Muy gran serv. de V. S.
Don Alonso De Cardenas.
Lord Broghill to secretary Thurloe.
The great favor of your letter of the 2d instant I received the 7th; and in it, a relation of that unmerited esteeme, both his highnes and your selfe are pleased to place upon my worthless endeavors. And tho' in it selfe it is as far above my merrit as my expectation, yet I can truly assure you, neither that nor any other worldly thinge can bringe an accession to thos desyres I have alreddy, and I trust still shall have, for his service.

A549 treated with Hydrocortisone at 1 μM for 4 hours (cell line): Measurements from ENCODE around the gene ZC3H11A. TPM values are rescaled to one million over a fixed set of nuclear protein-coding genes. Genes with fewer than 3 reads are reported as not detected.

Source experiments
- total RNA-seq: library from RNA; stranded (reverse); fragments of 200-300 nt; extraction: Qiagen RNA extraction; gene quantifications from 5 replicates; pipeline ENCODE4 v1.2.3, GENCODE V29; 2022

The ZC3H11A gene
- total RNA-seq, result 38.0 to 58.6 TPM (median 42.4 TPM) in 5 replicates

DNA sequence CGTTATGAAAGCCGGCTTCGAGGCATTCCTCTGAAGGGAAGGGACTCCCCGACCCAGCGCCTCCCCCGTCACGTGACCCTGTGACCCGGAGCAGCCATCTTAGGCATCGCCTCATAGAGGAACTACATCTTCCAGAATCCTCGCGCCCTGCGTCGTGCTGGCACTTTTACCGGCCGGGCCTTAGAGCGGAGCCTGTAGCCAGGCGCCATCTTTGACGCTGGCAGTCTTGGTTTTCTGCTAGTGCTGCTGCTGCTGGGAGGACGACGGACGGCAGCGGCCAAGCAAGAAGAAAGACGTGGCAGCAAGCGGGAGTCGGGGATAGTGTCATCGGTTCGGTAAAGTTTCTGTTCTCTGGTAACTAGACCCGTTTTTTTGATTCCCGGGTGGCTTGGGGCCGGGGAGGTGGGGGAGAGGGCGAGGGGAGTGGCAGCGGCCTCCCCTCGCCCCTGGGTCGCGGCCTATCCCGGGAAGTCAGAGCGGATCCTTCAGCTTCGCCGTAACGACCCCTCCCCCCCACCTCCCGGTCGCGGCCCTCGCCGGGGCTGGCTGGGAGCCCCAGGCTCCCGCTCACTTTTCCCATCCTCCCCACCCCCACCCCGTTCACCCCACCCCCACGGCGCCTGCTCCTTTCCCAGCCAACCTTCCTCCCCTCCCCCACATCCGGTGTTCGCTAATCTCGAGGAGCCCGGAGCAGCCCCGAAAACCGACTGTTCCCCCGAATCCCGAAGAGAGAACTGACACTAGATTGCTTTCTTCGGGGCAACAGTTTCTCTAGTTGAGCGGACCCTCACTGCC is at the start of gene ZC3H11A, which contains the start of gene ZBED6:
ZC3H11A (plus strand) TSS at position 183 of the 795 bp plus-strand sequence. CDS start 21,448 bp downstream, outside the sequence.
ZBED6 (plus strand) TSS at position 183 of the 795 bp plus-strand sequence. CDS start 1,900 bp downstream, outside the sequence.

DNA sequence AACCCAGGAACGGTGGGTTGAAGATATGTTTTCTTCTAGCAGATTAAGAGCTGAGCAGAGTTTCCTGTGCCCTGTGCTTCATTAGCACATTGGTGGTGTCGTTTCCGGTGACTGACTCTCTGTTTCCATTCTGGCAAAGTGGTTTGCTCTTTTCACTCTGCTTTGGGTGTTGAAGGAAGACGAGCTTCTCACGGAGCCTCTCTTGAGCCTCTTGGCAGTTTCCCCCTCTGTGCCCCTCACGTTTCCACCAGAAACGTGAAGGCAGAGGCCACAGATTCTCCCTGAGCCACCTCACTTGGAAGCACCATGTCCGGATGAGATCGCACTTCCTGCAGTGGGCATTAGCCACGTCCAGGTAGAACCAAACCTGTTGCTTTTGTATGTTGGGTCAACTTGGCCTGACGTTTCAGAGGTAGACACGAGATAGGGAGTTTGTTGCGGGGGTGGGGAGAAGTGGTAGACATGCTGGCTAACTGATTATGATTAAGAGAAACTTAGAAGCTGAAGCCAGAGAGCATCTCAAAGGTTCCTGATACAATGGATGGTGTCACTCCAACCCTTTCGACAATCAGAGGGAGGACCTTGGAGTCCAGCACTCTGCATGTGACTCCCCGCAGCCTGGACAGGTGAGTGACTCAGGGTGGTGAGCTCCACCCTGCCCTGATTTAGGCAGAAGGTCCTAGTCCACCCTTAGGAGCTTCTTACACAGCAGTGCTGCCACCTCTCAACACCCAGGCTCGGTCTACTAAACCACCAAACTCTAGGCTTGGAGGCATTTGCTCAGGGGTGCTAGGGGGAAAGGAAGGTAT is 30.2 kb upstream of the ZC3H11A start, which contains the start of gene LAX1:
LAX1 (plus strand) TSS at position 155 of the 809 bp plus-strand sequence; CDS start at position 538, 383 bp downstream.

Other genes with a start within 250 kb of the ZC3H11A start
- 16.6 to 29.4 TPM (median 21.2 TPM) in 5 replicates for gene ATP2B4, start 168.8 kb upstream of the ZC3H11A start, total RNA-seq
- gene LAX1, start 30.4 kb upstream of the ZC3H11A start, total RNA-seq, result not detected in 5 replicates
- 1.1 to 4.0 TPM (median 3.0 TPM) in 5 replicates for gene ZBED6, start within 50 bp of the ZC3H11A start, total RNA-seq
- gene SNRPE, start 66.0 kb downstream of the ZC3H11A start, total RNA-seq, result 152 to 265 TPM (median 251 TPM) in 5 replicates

I can now write you a peece of newse, which till now thes many yeers could not truly have bin written unto you from Edinbrough; which is, that the last Lord's day all the ministers heere have declyned publickly prayinge for Charles Steuard, and yesterday morninge two of the chiefest of them, to wit mr. David Dixson, and mr. Robert Duglas, pryvatly shewed me their and their brethern's letters to the rest of the ministers of this nation, to incite them therunto, with the reasons, that moved them to leave it of. They are a sorte of people, which if to be wrought upon, it must be by degrees, and by pryvate conferences; for in all publike disputes men as much contend for creddit as for truth.